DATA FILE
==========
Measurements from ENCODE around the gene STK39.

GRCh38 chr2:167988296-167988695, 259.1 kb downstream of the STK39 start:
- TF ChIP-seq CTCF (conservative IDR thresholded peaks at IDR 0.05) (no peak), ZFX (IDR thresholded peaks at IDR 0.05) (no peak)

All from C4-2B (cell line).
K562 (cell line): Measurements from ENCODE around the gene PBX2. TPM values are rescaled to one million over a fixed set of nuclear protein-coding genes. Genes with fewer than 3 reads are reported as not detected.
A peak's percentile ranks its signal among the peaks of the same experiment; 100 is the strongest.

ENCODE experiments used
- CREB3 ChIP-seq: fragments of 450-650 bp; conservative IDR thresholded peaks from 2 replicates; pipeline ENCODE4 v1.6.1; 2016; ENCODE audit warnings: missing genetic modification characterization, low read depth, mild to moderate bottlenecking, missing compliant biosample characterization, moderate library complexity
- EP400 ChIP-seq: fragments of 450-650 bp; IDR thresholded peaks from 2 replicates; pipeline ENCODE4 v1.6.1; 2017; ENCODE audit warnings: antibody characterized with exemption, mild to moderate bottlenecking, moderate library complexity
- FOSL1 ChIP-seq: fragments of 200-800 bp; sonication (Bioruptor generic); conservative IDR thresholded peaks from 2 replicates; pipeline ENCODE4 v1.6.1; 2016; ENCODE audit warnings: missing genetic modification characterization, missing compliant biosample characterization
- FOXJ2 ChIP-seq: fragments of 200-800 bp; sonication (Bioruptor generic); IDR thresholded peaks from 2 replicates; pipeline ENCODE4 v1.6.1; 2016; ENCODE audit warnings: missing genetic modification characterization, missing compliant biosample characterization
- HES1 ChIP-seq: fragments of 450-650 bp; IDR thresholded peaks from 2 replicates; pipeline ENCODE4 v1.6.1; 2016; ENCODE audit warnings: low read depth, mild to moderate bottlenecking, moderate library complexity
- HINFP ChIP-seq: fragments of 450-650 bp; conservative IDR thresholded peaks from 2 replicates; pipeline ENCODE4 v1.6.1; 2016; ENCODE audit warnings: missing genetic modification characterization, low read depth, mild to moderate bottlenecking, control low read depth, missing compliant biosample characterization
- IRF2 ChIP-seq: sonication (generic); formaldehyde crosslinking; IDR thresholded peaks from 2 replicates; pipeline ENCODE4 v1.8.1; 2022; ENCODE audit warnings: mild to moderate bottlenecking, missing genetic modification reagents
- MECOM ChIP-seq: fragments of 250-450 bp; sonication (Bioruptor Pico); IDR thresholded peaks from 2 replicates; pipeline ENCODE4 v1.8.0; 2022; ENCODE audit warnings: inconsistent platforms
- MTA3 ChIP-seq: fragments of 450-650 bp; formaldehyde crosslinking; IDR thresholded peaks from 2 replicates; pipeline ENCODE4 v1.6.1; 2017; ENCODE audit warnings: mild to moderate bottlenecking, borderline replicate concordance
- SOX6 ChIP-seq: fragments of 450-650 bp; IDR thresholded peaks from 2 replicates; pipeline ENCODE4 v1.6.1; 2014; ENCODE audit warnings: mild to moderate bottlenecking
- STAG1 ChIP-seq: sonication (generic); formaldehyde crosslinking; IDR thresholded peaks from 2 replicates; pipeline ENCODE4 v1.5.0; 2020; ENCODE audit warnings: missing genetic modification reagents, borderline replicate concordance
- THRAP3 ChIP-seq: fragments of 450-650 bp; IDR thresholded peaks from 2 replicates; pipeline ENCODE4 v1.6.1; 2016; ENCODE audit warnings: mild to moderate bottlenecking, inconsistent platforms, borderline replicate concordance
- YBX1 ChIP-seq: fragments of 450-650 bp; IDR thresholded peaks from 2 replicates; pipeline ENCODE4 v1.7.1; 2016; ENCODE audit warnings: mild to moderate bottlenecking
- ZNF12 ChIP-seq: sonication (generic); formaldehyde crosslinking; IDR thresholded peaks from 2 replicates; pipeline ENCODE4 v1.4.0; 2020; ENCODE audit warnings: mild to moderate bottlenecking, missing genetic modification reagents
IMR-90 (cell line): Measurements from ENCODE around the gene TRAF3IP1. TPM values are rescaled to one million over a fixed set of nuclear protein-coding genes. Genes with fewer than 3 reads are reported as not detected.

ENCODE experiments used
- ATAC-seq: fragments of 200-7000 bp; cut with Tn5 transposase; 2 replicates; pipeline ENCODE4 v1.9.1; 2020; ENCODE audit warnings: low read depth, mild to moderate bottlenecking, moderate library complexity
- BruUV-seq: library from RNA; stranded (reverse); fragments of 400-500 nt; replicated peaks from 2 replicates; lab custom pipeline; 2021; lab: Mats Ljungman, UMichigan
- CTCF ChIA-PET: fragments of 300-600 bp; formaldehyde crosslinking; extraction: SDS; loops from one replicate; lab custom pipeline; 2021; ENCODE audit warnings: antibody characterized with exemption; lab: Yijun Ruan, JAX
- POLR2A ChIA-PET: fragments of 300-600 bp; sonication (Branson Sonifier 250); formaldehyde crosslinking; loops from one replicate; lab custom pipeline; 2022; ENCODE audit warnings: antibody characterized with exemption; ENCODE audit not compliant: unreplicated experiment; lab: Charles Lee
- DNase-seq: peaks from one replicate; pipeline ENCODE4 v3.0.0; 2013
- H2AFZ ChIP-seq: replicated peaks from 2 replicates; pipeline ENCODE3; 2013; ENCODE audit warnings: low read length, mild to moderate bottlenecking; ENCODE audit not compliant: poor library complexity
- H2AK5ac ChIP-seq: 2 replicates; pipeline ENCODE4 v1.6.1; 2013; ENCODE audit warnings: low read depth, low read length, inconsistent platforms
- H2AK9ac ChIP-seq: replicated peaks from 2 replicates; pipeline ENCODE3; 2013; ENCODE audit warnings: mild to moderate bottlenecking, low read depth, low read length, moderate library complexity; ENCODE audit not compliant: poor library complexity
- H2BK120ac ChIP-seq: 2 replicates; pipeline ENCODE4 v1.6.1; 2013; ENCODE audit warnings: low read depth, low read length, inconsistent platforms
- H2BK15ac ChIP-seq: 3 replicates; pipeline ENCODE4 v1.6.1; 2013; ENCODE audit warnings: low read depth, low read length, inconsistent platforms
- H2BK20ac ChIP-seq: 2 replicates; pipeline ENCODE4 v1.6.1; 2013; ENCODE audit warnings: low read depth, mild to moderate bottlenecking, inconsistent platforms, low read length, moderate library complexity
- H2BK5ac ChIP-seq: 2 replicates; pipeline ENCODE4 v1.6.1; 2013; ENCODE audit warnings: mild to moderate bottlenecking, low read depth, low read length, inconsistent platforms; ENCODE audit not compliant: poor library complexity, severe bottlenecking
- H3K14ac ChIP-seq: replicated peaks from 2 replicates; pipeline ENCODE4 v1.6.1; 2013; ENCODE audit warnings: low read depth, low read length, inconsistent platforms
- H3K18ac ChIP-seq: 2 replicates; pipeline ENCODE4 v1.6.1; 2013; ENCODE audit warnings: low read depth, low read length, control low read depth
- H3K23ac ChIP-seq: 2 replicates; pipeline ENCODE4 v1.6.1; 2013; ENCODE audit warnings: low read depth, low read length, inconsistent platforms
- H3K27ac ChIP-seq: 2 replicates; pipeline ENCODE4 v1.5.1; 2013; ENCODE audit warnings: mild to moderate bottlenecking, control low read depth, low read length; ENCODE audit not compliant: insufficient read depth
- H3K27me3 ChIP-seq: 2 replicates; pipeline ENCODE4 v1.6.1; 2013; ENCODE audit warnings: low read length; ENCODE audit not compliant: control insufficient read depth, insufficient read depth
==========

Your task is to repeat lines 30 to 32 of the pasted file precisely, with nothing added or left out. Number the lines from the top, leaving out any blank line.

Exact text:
- H2AK5ac ChIP-seq: 2 replicates; pipeline ENCODE4 v1.6.1; 2013; ENCODE audit warnings: low read depth, low read length, inconsistent platforms
- H2AK9ac ChIP-seq: replicated peaks from 2 replicates; pipeline ENCODE3; 2013; ENCODE audit warnings: mild to moderate bottlenecking, low read depth, low read length, moderate library complexity; ENCODE audit not compliant: poor library complexity
- H2BK120ac ChIP-seq: 2 replicates; pipeline ENCODE4 v1.6.1; 2013; ENCODE audit warnings: low read depth, low read length, inconsistent platforms